Doobie No Harm: Doctors and the War on Drugs

There’s a taboo on medical doctors using cannabis, or at least discussing their use publicly, because, in my opinion, the medical boards are antiquated, undereducated, and reflexively punitive on this issue. Even using medical cannabis can get you into hot water. One can only wonder about the origins of a double standard where doctors are allowed to consume (in their free time) alcohol, sleeping pills, muscle relaxants, antihistamines — whatever intoxicating and debilitating “legal” substances they want, as long as it isn’t the “evil weed.”

As cannabis becomes legal in more and more U.S. states, and is increasingly confirmed to be less harmful than alcohol and many of the prescription drugs we so freely prescribe, it begs the question: why are the medical boards not evolving more rapidly on this issue?

I had a recent chat with someone on the Massachusetts Medical Board, and he was quite supportive of medical cannabis for patients. However, we didn’t specifically discuss use by physicians. But let me tell you, horror stories of harassment and excessive punishment abound. In 2013, when I first started as an associate director of the Massachusetts Physician Health Service — a confidential resource to address issues of physician health — I couldn’t believe that doctors were actually getting in trouble for using cannabis. At the time, it was decriminalized and approved for medical purposes in the state. The addiction doctors at the Health Service spoke about cases so suspiciously — “he said he just had a few puffs at a dinner party” — implying that the client, as we called the doctors getting help, must have been compulsively smoking cannabis since pre-school. The way these doctors spoke about it, taking a puff or two — enough to get slightly buzzed — sounded as if, intoxication-wise, it was on the same level as having injected several speedballs of cocaine and heroin. Again, lived experience is vital to accurately gauge these things.

According to a 2018 piece in the prestigious online physician magazine KevinMD, “Using marijuana 2 times a month cost this doctor his license,” a doctor, in a state where cannabis was fully legal, took a routine pre-employment drug test. He had admitted to twice-a-month cannabis use because…why not? It’s legal, generally believed to be harmless for most adults, and safer than alcohol and many of the prescription medications doctors are allowed to use. He had no idea that there was a destructive stigma against doctors using cannabis. The drug test was positive for cannabis. He was forced to go to rehab and was diagnosed with “severe marijuana dependence” and “told that he needed to stay for 90 days of inpatient treatment, which they just happened to offer on-site, at a cost of over $50,000.” He refused, and the board yanked his license. He has not practiced medicine since, in an age of severe impending physician shortages.

In some ways, our medical system is in a slow-motion collapse. This is due to the “great resignation” of many doctors, particularly primary care physicians, who are suffering the ill effects of burnout and moral injury. Many are quitting or are cutting down their hours, while others are sleepwalking through decreasingly meaningful careers as doctors continue to become commodified and treated like cogs in someone else’s machine. We are under relentless pressure from our hospitals to see more patients, for less money, and we are increasingly burdened with mundane administrative tasks. Because we can’t unionize, we are defenseless against this added load. I’ve seen patient care get more dangerous every year. We are constantly undermined by insurance companies in our attempts to procure the care that our patients desperately need. Many people — doctors included — utilize some chemical or substance to relax at night or on the weekends to “take the edge off.” It would be great if society, and people, were such that none of us needed anything to help us relax — but it isn’t and we aren’t. Until now, the only (legal) choice for doctors has been alcohol, which is more dangerous and incapacitating than cannabis on every metric.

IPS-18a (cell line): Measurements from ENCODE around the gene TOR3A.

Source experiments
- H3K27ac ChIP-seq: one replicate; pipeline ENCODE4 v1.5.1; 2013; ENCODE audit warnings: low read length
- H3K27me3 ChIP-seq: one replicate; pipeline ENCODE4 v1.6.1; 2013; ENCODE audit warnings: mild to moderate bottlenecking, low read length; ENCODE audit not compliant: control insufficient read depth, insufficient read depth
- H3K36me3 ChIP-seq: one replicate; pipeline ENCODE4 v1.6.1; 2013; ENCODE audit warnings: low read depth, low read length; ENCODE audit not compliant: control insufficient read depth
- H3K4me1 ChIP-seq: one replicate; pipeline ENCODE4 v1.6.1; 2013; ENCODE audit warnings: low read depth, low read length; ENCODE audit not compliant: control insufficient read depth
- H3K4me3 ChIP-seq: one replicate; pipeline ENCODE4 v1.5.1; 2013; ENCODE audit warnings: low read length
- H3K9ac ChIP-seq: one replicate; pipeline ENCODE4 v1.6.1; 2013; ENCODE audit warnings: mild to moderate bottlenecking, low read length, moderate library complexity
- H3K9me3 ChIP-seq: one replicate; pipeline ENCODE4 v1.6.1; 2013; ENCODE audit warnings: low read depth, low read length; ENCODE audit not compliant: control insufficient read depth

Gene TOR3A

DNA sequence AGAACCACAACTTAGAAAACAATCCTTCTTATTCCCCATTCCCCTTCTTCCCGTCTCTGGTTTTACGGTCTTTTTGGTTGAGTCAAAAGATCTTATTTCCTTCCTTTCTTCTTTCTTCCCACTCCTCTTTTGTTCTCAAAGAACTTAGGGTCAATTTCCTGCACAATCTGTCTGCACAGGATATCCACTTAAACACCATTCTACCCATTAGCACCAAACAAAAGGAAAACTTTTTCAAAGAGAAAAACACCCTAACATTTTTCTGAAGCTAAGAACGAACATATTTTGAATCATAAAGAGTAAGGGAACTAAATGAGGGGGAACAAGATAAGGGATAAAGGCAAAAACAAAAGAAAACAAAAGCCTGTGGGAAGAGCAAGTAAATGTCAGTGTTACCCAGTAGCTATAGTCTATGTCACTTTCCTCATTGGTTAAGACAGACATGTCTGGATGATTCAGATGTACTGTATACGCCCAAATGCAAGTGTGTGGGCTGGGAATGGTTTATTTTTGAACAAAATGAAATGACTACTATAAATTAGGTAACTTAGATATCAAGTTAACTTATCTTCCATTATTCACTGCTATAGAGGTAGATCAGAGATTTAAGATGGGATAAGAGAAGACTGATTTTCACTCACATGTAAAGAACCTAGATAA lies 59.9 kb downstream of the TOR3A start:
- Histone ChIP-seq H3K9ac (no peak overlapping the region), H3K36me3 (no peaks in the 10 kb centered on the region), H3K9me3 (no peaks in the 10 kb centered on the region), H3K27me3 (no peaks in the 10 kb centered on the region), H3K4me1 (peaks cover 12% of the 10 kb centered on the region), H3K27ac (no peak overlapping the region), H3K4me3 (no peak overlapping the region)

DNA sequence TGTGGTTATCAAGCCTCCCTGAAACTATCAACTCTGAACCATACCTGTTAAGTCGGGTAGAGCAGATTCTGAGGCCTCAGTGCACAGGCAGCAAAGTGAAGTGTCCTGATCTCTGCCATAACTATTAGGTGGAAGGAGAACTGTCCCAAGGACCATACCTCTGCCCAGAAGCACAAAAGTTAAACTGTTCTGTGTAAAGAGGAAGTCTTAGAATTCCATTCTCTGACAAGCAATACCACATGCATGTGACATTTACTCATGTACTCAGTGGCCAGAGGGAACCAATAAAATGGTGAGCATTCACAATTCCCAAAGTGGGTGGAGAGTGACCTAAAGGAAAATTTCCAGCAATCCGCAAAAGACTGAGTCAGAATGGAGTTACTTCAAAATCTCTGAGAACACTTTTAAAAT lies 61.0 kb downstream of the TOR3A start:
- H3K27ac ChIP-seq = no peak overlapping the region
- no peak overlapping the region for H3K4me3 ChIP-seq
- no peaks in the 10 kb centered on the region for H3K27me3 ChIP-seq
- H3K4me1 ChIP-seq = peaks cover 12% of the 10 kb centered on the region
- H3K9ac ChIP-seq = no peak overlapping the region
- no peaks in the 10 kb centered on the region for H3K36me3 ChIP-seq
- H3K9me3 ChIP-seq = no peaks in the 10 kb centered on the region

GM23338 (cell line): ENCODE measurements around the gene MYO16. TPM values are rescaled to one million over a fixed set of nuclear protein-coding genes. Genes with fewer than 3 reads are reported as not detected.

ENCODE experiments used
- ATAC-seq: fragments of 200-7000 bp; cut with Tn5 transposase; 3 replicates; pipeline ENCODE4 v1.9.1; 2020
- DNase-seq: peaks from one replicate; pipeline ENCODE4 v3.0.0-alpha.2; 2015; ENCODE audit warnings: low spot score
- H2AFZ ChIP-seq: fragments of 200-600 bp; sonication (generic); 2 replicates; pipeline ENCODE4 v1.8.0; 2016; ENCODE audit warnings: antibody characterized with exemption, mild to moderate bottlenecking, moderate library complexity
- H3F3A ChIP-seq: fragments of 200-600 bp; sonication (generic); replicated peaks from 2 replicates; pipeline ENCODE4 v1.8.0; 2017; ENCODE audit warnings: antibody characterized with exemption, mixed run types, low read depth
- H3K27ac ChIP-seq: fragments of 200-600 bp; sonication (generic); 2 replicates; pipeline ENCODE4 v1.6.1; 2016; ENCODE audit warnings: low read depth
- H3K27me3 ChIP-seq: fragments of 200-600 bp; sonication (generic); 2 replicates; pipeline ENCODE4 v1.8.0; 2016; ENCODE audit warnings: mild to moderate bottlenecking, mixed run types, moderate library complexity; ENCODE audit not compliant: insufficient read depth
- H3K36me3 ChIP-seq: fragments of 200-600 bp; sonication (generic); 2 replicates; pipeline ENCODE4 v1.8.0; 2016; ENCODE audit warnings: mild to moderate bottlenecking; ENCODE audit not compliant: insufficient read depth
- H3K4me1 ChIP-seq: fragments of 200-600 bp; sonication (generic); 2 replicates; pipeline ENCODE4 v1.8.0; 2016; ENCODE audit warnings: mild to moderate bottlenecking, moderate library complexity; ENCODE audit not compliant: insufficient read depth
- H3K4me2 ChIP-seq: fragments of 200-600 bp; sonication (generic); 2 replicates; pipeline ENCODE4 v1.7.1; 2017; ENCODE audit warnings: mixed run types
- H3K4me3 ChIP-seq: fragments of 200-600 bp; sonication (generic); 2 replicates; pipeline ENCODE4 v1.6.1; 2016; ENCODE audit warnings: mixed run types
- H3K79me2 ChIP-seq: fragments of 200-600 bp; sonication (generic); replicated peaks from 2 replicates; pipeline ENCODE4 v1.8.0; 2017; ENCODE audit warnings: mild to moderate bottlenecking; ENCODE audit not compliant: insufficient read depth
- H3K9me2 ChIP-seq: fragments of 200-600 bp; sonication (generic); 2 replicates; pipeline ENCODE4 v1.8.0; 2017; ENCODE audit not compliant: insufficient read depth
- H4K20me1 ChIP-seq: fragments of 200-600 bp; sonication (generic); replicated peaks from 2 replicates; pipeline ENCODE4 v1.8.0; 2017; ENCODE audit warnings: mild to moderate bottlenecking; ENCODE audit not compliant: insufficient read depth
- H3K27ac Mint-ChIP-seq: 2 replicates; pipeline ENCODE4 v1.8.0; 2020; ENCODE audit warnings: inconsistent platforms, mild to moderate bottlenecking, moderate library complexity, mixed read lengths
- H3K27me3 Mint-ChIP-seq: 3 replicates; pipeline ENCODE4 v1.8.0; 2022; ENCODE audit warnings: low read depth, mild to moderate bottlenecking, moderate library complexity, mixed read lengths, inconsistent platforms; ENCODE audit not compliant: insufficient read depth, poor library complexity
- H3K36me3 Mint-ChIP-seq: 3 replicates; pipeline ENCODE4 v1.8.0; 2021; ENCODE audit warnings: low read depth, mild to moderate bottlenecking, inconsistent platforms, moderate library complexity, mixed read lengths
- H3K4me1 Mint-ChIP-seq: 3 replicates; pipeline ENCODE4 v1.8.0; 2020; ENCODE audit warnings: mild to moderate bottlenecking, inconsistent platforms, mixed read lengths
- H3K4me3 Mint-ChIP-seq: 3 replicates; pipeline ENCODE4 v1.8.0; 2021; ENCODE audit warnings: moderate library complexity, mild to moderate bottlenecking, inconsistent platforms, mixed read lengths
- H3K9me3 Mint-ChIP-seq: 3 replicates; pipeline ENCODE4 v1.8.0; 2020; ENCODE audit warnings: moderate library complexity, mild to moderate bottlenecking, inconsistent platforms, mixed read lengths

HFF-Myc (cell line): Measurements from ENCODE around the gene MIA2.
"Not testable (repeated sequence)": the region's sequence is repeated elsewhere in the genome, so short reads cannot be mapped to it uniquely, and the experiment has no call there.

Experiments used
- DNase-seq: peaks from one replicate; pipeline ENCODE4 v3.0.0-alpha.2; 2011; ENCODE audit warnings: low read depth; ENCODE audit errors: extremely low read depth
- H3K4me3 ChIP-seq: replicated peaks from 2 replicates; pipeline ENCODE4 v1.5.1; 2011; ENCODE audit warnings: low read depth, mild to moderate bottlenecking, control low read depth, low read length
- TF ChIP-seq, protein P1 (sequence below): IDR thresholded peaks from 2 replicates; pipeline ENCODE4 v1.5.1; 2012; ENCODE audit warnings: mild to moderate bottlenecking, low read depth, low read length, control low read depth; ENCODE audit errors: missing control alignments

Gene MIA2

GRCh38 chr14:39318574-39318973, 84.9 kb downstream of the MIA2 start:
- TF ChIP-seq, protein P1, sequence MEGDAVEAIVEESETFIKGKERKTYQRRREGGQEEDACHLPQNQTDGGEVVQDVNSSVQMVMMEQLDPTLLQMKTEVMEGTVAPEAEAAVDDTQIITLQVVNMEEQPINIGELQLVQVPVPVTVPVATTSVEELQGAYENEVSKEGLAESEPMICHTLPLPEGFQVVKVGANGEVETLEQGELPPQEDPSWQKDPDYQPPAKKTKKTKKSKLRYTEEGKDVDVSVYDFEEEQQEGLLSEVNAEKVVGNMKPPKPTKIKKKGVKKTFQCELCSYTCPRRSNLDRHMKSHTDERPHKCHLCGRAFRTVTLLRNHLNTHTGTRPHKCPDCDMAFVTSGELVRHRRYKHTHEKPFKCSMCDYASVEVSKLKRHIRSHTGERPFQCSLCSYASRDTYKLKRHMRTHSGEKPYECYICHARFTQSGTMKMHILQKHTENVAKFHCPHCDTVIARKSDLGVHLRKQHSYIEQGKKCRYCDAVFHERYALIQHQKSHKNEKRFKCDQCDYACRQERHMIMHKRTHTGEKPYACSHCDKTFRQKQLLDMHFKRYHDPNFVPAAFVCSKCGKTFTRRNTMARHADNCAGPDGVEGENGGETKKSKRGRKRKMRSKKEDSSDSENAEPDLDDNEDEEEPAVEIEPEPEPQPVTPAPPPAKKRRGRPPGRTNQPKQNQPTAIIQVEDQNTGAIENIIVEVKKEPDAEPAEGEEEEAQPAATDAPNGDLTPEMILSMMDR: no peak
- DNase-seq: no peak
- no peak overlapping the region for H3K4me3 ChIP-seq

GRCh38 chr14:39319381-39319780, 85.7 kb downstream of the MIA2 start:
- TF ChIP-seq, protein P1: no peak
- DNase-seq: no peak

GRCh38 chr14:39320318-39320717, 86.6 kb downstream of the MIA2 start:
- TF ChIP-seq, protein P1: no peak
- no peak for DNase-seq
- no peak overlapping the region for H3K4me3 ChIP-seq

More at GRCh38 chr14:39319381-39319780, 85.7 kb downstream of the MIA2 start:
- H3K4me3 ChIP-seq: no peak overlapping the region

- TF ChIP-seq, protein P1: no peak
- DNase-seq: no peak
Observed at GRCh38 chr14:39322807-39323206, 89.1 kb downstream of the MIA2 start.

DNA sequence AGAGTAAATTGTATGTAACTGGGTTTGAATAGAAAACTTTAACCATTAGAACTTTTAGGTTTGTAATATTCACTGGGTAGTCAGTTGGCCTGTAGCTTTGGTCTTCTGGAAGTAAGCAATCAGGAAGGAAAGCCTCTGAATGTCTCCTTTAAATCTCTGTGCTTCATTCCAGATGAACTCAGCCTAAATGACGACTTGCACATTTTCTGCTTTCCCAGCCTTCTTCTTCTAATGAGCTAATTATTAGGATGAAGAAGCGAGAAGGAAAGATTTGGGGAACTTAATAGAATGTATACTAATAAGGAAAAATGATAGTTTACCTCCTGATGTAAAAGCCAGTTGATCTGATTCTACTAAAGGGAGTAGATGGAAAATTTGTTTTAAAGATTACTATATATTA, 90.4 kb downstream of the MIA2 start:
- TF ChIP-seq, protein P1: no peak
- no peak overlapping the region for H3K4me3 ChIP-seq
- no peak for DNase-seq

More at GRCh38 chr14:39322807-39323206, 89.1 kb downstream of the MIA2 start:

As cannabis becomes legal in more states, there’s absolutely no reason that doctors shouldn’t be allowed to choose it instead of alcohol when they’re off duty. The relaxation, insight, mindfulness, and fellowship that cannabis provides could help many doctors work through the burnout and depersonalization they are currently suffering from. For many, this could be exactly the type of wellness they need. Cannabis, if used modestly, doesn’t give you a noticeable hangover compared to alcohol. Of course, there should be some guidelines in place about safe usage. For example, perhaps a neurosurgeon cannot use marijuana within 36 hours of performing a surgery (or whatever turns out to be evidence based, with unbiased studies).

If doctors can handle making life-or-death decisions for patients, they ought to be able to handle the recreational usage of legal cannabis. With one less punitive and senseless policy to contend with, maybe fewer of us would quit medicine.

Peter Grinspoon, MD, is a primary care physician and cannabis specialist at Massachusetts General Hospital and a certified health and wellness coach. This piece is an excerpt from his new book, “Seeing Through the Smoke: A Cannabis Specialist Untangles the Truth About Marijuana,” published by Prometheus, an imprint of Globe Pequot, the trade division of Rowman & Littlefield.

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